Republic of Nicaragua

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Republic of Nicaragua
República de Nicaragua
Flag of Republic of Nicaragua
Coat of arms of Republic of Nicaragua
Coat of arms
Location of Republic of Nicaragua
and largest city
Official languagesSpanish
Recognized regional languagesEnglish
Miskito Coast Creole
Rama Cay Creole
Dominant mode of productionCapitalism (ruled by a socialist party)
• President
Daniel Ortega
• Independence from Spain
1821 September 15th
• Total
130,375 km²
• 2022 estimate

The Republic of Nicaragua, commonly known as Nicaragua, is a country in Central America. It is a member of the anti-imperialist alliance ALBA.

The Sandinista National Liberation Front (FSLN) is a socialist party in Nicaragua.

In 2021, Nicaragua stopped recognizing the US puppet state in Taiwan Province as the legitimate government of China and established diplomatic ties with the PRC.[1]


U.S. invasions

During the 1850s, U.S. President Franklin Pierce backed William Walker's mercenary invasion of Nicaragua. Walker attempted to reestablish slavery but was overthrown and executed.[2]

Jose Santos Zelaya ruled from 1893 to 1909 and modernized the country under a liberal government. In October 1909, conservatives led by Juan Estrada overthrew the government. After government forces executed two U.S. mercenaries working for the rebels, the U.S. sent a force of 400 marines to the city of Bluefields. With U.S. support, Estrada took power in 1911.[3]

In August 1912, another 2,700 U.S. marines arrived in Nicaragua.[3] The United States occupied Nicaragua for twenty years and Nicaragua's conservative government lasted until 1925. Augusto Sandino led a resistance against the occupation and defeated the U.S. with guerrilla warfare, but the autocratic US-backed Somoza dynasty murdered Sandino in 1934 and took power in 1936.[4]

Sandinista Revolution

The last Somoza leader, Anastasios II, was defeated in 1979 and Daniel Ortega took power,[5] winning over two-thirds of the vote in 1984.[6] The CIA trained far-right terrorists known as the Contras to destabilize the Sandinista government. The United States denied supporting them, but it was proven in 1986 when the Sandinistas shot down a Contra plane and found out that the pilots were both CIA agents. The CIA also funded the Contras by selling weapons to Iran and growing cocaine and selling it to Black communities in the United States.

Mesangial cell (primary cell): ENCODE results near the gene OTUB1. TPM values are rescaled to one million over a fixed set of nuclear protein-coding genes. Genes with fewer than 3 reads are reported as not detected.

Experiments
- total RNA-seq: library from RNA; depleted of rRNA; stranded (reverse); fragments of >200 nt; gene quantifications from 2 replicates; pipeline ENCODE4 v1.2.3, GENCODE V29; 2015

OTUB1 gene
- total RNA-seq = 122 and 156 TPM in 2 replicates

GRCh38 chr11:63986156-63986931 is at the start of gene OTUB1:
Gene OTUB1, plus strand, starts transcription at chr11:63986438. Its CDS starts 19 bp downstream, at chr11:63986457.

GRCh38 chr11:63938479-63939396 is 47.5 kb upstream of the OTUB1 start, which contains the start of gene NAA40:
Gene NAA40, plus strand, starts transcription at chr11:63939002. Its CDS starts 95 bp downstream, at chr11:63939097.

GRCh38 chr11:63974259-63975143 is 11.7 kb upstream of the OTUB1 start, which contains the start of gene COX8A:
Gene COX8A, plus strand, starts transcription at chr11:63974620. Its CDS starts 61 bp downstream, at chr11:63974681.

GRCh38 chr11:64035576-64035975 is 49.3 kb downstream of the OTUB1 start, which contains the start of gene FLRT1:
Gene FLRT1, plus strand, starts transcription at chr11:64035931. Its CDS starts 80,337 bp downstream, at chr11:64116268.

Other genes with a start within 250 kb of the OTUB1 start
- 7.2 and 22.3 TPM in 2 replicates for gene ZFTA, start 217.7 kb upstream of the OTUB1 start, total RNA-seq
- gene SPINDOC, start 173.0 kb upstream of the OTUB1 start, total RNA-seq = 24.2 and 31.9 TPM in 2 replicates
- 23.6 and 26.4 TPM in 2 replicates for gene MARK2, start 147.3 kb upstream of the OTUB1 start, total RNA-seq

2006–present Sandinista government

In 2006, the Sandinista government was elected into power.

In 2018, the United States backed far-right extremists to attempt to overthrow the Sandinista government to try to reverse its socialist policies which redistributed oil wealth to the poor, among other policies.[7][8]

In 2021, Nicaragua celebrated the 42nd anniversary of their Sandinista Revolution, celebrating victories such as the implementation of free universal healthcare, free education, new high-quality infrastructure, the empowerment of women and youth, as well as the strengthening of Nicaragua on a global stage.[9] In a speech, Vice President Murillo called poverty a "diabolical imperialist threat," referencing how the West is engaging in economic warfare (sanctions) in an effort to foment regime change.[10]

The 2021 Nicaraguan general election was held on November 7th, where the socialist FSLN party was victorious. Imperialist powers sought to destabilize the electoral process but the socialists reigned victorious. The election can be viewed as a rejection on U.S. colonialism and interference.[11]

The Nicaraguan National Assembly has cancelled the legal status of various NGOs which are used by the imperialist CIA as soft power influence operations. This action has been described as "defending the [Nicaraguan] Revolution."[12]

The socialist policies of the Sandinista government have benefitted women, especially rural and low-income women in particular.[13] Due to the Sandinistas' free health care system, infant mortality has dropped by more than half and chronic malnutrition has decreased by 66% since 2007.[14]


  1. Yew Lun Tian, Ben Blanchard (2021-12-10). "China and Nicaragua re-establish ties in blow to U.S. and Taiwan" Reuters. Retrieved 2021-12-31.
  2. Margaret Kimberley (2023-04-12). "Black People Used to Attack Revolutionary Governments" Black Agenda Report. Archived from the original on 2023-04-15. Retrieved 2023-04-16.
  3. 3.0 3.1 "US Imperialism in Nicaragua and the Making of Sandino" (2020-02-21). TeleSur. Archived from the original. Retrieved 2022-06-25.
  4. Michael Newton (2014). Famous Assassinations in World History: An Encyclopedia (p. 539). Santa Barbara. ISBN 9781610692854
  5. Alexander Motyl (2000). Encyclopedia of Nationalism: Leaders, Movements, and Concepts: 'Ortega, Daniel'. Oxford: Elsevier Science & Technology.
  6. Dieter Nohlen (2005). Elections in the Americas A Data Handbook Volume 1. North America, Central America, and the Caribbean.
  7. Kathryn Albrecht. "Nicaragua's Joys and Sorrow: The Coup That Failed" Popular Resistance.
  8. Kevin Zeese (2018-07-22). "Violent Coup Fails in Nicaragua, U.S. Continues Regime Change Efforts" TruthDig.
  9. Nicaragua’s Sandinistas battle ‘diabolical’ US empire and poverty on 42nd anniversary of revolution
  10. The Dissident. "The RENACER Act: The Next Chapter in regime change" Substack. Archived from the original on Nov 4 2021.
  11. Lauren Smith (2021-12-06). "Nicaragua’s Evidence-Based Democracy Threatens U.S. Oppression Domestically and Abroad" CovertAction Magazine.
  12. William Grigsby Vado (2022-02-10). "NicaNotes: We Won’t Rest in Defending the Revolution" Alliance for Global Justice.
  13. Stansfield Smith. "NicaNotes: The Gains of Nicaraguan Women during the Second Sandinista Government" Alliance for Global Justice.
  14. Becca Mohally Renk (2022-08-11). "Inside Nicaragua’s free socialized health-care system" Multipolarista. Archived from the original on 2022-08-12. Retrieved 2022-08-13.